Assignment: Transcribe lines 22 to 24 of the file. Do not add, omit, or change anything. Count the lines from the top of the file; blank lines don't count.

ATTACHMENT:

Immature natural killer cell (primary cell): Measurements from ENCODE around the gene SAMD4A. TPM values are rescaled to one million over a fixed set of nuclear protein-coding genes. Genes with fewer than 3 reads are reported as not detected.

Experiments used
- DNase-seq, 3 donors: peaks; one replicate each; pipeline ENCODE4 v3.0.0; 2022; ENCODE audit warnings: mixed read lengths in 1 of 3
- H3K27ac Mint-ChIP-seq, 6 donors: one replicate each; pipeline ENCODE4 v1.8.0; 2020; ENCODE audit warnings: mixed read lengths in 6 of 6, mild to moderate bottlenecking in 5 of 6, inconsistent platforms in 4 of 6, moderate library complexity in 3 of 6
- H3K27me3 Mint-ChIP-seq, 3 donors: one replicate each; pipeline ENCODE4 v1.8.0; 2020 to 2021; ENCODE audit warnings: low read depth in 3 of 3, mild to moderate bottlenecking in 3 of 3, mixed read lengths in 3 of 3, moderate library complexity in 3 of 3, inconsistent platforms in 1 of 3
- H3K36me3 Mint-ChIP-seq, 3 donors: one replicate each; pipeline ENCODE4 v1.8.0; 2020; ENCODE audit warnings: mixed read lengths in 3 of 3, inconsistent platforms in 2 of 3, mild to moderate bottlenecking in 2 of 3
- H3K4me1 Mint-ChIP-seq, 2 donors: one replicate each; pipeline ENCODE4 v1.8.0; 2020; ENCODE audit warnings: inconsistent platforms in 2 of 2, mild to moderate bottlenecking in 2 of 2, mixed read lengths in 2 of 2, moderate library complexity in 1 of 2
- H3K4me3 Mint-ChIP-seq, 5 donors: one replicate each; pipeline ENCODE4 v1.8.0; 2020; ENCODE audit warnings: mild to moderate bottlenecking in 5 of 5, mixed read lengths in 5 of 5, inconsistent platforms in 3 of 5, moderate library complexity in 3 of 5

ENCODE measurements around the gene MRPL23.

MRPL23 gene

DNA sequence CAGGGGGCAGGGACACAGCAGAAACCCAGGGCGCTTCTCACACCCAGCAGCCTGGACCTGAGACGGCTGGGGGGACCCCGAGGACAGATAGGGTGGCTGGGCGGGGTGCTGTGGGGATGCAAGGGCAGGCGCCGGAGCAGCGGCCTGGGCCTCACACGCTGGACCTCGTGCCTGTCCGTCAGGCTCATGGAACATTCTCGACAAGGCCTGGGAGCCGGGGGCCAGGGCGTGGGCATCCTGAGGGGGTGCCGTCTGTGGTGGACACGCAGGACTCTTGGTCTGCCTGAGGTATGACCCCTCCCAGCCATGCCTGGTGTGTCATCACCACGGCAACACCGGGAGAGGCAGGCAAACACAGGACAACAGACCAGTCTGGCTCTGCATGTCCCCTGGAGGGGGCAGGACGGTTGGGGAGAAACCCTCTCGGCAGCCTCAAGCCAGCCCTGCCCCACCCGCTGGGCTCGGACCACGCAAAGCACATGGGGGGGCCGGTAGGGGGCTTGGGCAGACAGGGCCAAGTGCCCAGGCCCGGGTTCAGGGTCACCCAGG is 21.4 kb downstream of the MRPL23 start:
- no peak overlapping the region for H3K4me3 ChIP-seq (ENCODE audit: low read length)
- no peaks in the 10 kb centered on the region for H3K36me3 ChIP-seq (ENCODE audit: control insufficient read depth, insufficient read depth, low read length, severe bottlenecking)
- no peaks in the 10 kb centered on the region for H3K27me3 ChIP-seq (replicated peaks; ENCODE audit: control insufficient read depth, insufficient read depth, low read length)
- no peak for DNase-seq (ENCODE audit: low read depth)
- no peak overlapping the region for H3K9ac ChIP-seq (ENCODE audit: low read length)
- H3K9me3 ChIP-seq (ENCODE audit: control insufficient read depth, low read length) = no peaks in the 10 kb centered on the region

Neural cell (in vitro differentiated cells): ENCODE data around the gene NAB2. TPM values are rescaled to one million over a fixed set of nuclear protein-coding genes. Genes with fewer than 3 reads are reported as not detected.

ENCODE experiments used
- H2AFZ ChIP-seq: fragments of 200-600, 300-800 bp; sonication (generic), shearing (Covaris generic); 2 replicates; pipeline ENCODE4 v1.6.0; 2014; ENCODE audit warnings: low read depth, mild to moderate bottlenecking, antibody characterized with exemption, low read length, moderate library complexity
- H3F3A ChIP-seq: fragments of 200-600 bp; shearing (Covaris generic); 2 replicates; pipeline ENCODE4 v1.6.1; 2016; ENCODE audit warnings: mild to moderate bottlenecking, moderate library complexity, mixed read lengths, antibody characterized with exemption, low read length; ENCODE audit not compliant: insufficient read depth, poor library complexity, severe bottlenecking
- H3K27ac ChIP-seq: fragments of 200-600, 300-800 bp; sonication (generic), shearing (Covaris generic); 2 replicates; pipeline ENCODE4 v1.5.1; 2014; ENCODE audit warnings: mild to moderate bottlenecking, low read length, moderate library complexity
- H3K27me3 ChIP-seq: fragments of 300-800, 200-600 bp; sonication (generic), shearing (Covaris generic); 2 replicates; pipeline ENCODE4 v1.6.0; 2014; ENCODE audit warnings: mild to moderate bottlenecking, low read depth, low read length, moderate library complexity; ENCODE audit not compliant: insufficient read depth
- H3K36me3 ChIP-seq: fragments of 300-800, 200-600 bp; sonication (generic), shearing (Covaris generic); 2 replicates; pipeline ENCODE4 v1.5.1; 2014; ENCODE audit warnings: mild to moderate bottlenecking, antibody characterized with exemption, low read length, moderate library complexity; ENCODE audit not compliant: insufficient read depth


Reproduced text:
- H3K27ac ChIP-seq: fragments of 200-600, 300-800 bp; sonication (generic), shearing (Covaris generic); 2 replicates; pipeline ENCODE4 v1.5.1; 2014; ENCODE audit warnings: mild to moderate bottlenecking, low read length, moderate library complexity
- H3K27me3 ChIP-seq: fragments of 300-800, 200-600 bp; sonication (generic), shearing (Covaris generic); 2 replicates; pipeline ENCODE4 v1.6.0; 2014; ENCODE audit warnings: mild to moderate bottlenecking, low read depth, low read length, moderate library complexity; ENCODE audit not compliant: insufficient read depth
- H3K36me3 ChIP-seq: fragments of 300-800, 200-600 bp; sonication (generic), shearing (Covaris generic); 2 replicates; pipeline ENCODE4 v1.5.1; 2014; ENCODE audit warnings: mild to moderate bottlenecking, antibody characterized with exemption, low read length, moderate library complexity; ENCODE audit not compliant: insufficient read depth